Tips for new councillors
MACA releases helpful CDs for community and band councillors

Glen Korstrom
Northern News Services

NNSL (Oct 04/99) - Being a new town councillor or band councillor has just got a little bit easier.

The Department of Municipal and Community Affairs (MACA) has just released a CD-ROM disc for new councillors.

The discs outline some common problems new mayors or councillors might have, some advice from experienced councillors and a quiz section complete with the sound of applause for a correct answer and a buzz for a wrong answer.

"It's not all they need," said project manager Felicity Burr of the Department of Municipal and Community Affairs.

"It's one other tool of providing orientation. They're always going to need regional staff. When it gets to specific issues, they're going to need specific advice."

The $150,000 project was funded by the federal Agriculture and Agri-foods Canada, Human Resources and Development Canada, Indian and Northern Affairs Canada and the GNWT's Municipal and Community Affairs.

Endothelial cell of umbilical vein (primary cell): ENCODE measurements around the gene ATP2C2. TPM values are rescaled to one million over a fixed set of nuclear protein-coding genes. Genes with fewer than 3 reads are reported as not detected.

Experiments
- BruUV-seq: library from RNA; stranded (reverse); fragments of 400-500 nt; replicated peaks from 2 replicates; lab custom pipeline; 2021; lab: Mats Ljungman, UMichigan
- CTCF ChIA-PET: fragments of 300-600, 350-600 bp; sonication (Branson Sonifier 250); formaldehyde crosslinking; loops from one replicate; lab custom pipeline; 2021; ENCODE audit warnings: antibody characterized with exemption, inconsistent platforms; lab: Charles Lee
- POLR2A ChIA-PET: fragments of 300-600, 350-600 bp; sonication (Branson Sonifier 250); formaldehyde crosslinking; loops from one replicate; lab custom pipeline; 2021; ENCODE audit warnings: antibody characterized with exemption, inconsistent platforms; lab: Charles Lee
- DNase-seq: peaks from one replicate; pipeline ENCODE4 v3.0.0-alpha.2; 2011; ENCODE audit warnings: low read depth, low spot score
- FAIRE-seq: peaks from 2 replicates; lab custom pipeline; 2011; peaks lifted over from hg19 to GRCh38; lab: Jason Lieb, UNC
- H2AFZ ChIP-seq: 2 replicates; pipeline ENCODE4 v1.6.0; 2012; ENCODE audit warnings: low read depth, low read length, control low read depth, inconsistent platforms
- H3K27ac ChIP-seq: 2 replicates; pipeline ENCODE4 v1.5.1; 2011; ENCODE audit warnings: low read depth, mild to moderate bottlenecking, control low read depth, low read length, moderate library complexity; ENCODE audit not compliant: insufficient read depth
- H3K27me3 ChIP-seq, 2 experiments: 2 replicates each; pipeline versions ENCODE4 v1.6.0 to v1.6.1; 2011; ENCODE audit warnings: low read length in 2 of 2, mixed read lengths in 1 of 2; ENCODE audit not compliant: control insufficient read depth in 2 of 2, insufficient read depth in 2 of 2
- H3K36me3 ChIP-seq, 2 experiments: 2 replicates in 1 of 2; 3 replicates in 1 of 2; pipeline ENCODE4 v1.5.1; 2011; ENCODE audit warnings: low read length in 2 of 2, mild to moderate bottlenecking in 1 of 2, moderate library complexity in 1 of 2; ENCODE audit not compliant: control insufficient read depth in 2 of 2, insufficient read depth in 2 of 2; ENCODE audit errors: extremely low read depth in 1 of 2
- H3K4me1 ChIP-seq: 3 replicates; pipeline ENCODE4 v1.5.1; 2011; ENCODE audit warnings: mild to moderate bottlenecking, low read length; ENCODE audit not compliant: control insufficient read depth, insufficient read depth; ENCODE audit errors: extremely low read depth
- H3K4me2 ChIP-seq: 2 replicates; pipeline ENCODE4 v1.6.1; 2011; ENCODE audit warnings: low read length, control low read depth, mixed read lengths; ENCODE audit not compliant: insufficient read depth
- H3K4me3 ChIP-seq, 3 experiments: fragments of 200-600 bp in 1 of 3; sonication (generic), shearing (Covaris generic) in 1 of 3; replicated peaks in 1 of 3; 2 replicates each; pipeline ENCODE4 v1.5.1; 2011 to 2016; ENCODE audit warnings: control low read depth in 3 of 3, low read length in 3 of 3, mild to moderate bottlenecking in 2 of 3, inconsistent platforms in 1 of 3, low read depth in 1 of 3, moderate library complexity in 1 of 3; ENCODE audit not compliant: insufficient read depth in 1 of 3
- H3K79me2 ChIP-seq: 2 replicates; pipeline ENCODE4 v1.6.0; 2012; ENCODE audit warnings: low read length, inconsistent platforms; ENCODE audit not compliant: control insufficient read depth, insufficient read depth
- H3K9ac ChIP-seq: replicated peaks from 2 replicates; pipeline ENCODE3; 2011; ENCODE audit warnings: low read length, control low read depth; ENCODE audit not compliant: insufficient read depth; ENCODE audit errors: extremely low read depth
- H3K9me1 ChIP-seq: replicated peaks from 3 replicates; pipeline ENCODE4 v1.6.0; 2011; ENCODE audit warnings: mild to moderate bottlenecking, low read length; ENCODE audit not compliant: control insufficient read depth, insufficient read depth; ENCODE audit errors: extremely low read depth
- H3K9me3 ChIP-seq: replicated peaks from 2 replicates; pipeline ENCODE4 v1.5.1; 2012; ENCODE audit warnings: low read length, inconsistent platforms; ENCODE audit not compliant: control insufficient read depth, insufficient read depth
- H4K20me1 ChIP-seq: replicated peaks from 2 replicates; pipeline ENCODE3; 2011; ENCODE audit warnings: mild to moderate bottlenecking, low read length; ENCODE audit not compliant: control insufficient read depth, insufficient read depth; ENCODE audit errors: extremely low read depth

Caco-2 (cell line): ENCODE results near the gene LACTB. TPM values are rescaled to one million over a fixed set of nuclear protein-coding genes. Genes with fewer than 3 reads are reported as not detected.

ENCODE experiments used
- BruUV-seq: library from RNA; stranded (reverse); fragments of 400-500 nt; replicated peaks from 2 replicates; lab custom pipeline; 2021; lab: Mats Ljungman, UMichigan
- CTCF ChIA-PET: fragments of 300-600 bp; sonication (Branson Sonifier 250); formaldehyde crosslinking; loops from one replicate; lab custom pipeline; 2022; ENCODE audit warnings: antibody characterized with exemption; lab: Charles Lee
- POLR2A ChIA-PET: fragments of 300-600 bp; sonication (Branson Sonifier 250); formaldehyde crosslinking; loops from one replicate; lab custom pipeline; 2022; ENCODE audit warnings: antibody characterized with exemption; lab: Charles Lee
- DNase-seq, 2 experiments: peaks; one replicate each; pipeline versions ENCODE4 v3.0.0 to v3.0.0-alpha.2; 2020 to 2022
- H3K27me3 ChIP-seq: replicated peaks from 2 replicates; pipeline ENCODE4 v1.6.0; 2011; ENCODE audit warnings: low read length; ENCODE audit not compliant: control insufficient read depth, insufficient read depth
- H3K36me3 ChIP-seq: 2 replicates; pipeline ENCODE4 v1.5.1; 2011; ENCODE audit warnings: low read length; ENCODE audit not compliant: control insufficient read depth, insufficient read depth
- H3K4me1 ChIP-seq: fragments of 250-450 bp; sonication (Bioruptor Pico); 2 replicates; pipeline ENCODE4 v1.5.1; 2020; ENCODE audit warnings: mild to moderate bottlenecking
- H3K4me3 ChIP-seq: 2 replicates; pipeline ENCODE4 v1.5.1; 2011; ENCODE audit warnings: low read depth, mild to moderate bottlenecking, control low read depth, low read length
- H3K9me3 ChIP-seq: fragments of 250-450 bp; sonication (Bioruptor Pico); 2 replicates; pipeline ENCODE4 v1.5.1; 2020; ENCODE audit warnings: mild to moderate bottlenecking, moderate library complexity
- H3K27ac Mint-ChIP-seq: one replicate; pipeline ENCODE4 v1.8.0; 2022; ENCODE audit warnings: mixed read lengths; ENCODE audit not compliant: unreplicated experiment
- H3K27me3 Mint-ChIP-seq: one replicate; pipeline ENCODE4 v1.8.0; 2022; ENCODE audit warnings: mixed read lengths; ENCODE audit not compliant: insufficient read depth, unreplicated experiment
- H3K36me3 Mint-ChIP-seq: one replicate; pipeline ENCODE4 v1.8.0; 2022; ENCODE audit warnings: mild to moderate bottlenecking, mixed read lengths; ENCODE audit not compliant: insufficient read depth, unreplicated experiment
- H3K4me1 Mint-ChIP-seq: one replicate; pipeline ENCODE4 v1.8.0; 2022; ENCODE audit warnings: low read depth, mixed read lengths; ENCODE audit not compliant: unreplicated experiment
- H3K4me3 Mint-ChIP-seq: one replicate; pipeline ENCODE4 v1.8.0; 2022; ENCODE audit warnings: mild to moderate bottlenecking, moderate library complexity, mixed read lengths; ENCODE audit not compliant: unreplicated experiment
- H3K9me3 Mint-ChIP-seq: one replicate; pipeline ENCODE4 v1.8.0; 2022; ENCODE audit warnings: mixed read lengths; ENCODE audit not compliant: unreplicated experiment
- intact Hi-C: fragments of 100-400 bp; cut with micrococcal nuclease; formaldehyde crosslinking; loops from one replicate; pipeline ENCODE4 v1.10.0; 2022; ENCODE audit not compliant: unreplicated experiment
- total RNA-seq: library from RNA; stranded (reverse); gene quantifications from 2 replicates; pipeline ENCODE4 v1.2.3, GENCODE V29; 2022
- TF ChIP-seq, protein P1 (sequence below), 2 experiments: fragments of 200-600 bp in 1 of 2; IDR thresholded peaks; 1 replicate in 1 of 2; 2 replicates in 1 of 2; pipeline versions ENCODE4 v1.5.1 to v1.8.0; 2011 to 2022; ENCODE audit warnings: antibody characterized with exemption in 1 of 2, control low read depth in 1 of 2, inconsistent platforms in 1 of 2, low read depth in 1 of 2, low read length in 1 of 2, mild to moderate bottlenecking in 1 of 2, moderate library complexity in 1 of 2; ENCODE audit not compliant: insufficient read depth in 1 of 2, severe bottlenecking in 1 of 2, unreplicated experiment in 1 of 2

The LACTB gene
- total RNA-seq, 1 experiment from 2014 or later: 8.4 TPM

Though, with 1,000 CDs and the cost per CD being $150, Burr said it "is still much cheaper than regional staff going to a community for the cost of travel and spending the time there."

There are enough CDs for all community and band councillors in both the Northwest Territories and Nunavut, since the project was initiated before the creation of Nunavut.

The discs are called More than 'dogs, ditches and dumps', which recalls a quote from Fort Providence Mayor Michael McLeod, who once described the job of town councillor that way.

"The problem with our remote communities is that they're not all connected to the Internet, so we couldn't use the Internet as a tool for training," said Burr, who has lived in Rankin Inlet, Iqaluit and Inuvik before settling in Yellowknife.

Despite this, the department has put the content of the CD on its Web site at

To gather the information for the project, Burr said, focus groups met in Cambridge Bay and Yellowknife and included councillors and facilitators.

"We gave them computer training so they could understand the process of computer-based learning," Burr said.

"We tried to make it simple enough that anyone could use the CD."

Another objective of the project is to initiate networking between communities and get community councillors talking with their counterparts in other communities.